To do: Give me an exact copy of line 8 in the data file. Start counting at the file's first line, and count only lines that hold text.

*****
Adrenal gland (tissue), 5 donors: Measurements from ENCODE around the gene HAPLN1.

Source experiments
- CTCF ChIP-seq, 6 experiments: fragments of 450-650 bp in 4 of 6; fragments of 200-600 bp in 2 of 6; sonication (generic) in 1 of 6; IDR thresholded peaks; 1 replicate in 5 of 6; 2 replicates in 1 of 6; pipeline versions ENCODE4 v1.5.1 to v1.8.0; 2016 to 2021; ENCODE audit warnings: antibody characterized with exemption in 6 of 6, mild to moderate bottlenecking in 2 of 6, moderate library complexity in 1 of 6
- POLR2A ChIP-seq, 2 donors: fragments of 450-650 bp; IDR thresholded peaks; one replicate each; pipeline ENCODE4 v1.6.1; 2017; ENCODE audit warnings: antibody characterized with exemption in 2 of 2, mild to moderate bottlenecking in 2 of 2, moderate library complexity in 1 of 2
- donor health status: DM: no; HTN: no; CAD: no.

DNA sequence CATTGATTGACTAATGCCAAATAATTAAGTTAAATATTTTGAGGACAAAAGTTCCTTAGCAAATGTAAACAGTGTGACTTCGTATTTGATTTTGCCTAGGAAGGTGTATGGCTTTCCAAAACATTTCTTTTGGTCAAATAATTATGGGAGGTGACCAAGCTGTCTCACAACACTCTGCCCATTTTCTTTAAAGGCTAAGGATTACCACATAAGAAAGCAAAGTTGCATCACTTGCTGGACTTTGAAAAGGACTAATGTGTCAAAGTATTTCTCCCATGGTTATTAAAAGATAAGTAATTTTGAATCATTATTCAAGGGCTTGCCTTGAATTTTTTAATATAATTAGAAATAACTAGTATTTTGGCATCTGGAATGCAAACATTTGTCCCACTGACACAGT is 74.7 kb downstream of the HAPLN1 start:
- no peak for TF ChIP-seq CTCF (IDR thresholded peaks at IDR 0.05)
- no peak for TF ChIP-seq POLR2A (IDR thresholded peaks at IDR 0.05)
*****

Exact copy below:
- no peak for TF ChIP-seq POLR2A (IDR thresholded peaks at IDR 0.05)